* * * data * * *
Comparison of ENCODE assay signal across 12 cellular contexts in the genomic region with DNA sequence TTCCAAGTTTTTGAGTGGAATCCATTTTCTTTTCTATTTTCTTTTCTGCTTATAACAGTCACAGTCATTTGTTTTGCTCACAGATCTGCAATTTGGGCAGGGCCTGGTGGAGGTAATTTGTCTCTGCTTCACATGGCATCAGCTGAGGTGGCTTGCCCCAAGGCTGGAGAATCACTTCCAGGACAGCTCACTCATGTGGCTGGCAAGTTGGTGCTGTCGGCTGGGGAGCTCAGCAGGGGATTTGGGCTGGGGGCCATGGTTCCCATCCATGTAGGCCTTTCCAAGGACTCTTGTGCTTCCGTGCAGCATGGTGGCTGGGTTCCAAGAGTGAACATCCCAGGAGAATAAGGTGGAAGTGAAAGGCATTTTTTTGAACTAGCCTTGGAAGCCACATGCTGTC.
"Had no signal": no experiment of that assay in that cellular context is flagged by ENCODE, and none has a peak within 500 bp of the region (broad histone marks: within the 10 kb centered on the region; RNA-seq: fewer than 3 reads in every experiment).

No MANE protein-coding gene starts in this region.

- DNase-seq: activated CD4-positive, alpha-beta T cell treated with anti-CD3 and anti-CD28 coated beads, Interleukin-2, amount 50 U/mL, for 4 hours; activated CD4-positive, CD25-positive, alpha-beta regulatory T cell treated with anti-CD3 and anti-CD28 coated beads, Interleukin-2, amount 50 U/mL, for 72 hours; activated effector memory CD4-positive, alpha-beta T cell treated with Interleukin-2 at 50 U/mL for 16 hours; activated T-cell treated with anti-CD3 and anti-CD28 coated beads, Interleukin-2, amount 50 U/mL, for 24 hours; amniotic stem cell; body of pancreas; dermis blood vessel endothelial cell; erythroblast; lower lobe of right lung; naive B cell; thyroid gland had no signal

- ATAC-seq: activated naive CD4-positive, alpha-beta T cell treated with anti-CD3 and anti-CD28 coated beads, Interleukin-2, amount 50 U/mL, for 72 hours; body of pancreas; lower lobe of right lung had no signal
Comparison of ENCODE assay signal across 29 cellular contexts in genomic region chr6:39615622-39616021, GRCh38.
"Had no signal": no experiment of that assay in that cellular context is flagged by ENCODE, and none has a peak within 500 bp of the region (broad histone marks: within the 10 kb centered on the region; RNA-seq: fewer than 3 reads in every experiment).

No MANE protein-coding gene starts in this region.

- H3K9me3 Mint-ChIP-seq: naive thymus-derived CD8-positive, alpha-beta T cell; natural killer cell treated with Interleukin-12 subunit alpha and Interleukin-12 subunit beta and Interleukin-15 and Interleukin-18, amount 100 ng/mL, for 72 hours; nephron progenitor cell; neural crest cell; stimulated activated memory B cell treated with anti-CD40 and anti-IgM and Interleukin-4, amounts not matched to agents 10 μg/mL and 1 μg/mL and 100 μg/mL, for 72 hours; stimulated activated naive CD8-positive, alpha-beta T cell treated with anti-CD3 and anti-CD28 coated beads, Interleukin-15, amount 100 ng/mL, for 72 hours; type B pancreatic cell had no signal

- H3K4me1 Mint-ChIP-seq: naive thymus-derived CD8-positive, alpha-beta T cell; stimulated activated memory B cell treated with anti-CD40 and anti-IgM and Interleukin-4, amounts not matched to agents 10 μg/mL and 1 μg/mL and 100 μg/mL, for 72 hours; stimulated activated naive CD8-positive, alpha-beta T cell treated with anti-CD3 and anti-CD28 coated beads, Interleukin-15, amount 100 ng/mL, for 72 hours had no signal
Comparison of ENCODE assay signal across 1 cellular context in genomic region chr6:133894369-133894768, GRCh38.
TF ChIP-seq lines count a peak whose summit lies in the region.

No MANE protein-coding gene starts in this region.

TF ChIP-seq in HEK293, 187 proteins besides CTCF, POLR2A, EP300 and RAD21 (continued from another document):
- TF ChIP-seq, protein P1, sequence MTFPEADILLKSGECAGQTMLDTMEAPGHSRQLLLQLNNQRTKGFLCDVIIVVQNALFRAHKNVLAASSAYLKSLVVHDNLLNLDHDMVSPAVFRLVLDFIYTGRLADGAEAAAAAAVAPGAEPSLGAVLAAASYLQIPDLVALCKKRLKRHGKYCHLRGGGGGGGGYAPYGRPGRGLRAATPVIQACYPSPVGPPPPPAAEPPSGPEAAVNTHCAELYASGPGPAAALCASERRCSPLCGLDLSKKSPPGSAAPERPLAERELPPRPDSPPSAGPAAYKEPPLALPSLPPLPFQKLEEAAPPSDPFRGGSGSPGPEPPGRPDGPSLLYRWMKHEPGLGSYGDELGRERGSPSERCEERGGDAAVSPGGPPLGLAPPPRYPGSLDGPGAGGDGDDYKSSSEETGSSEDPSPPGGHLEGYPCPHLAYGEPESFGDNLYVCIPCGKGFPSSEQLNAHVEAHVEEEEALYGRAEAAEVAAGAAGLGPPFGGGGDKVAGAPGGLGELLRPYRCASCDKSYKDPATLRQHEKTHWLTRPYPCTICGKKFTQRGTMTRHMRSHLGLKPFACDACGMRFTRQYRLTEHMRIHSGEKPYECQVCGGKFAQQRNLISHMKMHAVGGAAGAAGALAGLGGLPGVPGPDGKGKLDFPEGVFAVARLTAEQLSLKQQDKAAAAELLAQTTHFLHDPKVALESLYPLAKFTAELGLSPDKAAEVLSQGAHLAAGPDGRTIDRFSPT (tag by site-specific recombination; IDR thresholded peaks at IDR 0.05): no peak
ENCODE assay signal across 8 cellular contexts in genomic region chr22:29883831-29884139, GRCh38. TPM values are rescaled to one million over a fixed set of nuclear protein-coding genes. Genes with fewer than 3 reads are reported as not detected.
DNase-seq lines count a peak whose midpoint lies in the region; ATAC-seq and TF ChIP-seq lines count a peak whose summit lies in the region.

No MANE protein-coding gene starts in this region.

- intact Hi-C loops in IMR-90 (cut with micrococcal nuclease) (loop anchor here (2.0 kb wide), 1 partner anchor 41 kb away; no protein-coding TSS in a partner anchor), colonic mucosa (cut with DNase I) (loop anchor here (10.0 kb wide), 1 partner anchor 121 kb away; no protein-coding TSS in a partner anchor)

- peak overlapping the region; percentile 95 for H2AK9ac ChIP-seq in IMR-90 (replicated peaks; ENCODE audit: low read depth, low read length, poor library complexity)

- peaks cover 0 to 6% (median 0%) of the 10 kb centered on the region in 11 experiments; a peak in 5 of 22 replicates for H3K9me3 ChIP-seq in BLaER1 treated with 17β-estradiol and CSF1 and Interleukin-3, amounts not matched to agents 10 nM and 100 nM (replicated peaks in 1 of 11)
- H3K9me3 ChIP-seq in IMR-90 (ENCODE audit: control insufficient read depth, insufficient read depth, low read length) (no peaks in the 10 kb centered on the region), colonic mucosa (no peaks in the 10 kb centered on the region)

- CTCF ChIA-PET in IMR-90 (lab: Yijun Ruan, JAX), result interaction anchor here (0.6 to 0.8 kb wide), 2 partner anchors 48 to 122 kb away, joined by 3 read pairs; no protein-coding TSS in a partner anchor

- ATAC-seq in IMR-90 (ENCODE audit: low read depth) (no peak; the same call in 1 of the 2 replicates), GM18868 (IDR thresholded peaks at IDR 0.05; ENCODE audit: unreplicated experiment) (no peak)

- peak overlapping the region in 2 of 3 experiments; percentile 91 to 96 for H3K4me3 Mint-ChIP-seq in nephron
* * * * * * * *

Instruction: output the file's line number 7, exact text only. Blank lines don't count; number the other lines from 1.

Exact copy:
"Had no signal": no experiment of that assay in that cellular context is flagged by ENCODE, and none has a peak within 500 bp of the region (broad histone marks: within the 10 kb centered on the region; RNA-seq: fewer than 3 reads in every experiment).